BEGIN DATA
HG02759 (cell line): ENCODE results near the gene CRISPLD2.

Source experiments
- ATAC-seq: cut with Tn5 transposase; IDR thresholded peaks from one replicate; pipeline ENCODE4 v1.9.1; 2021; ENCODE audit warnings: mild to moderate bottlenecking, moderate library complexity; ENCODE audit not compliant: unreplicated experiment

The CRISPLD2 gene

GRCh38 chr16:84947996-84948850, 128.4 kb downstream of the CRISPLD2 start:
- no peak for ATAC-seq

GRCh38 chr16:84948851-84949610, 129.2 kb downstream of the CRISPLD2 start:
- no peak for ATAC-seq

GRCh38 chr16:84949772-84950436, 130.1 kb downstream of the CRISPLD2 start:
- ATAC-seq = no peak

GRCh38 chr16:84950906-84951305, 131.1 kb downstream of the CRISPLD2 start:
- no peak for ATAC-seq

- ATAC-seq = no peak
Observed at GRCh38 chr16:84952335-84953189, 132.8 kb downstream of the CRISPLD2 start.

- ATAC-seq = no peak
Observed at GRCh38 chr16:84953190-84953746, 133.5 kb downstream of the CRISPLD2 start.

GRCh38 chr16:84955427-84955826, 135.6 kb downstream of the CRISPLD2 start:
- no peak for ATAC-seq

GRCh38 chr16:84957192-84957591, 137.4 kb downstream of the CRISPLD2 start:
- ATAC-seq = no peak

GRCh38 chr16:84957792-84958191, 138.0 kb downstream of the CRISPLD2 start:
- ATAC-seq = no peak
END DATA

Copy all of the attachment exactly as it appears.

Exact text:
HG02759 (cell line): ENCODE results near the gene CRISPLD2.

Source experiments
- ATAC-seq: cut with Tn5 transposase; IDR thresholded peaks from one replicate; pipeline ENCODE4 v1.9.1; 2021; ENCODE audit warnings: mild to moderate bottlenecking, moderate library complexity; ENCODE audit not compliant: unreplicated experiment

The CRISPLD2 gene

GRCh38 chr16:84947996-84948850, 128.4 kb downstream of the CRISPLD2 start:
- no peak for ATAC-seq

GRCh38 chr16:84948851-84949610, 129.2 kb downstream of the CRISPLD2 start:
- no peak for ATAC-seq

GRCh38 chr16:84949772-84950436, 130.1 kb downstream of the CRISPLD2 start:
- ATAC-seq = no peak

GRCh38 chr16:84950906-84951305, 131.1 kb downstream of the CRISPLD2 start:
- no peak for ATAC-seq

- ATAC-seq = no peak
Observed at GRCh38 chr16:84952335-84953189, 132.8 kb downstream of the CRISPLD2 start.

- ATAC-seq = no peak
Observed at GRCh38 chr16:84953190-84953746, 133.5 kb downstream of the CRISPLD2 start.

GRCh38 chr16:84955427-84955826, 135.6 kb downstream of the CRISPLD2 start:
- no peak for ATAC-seq

GRCh38 chr16:84957192-84957591, 137.4 kb downstream of the CRISPLD2 start:
- ATAC-seq = no peak

GRCh38 chr16:84957792-84958191, 138.0 kb downstream of the CRISPLD2 start:
- ATAC-seq = no peak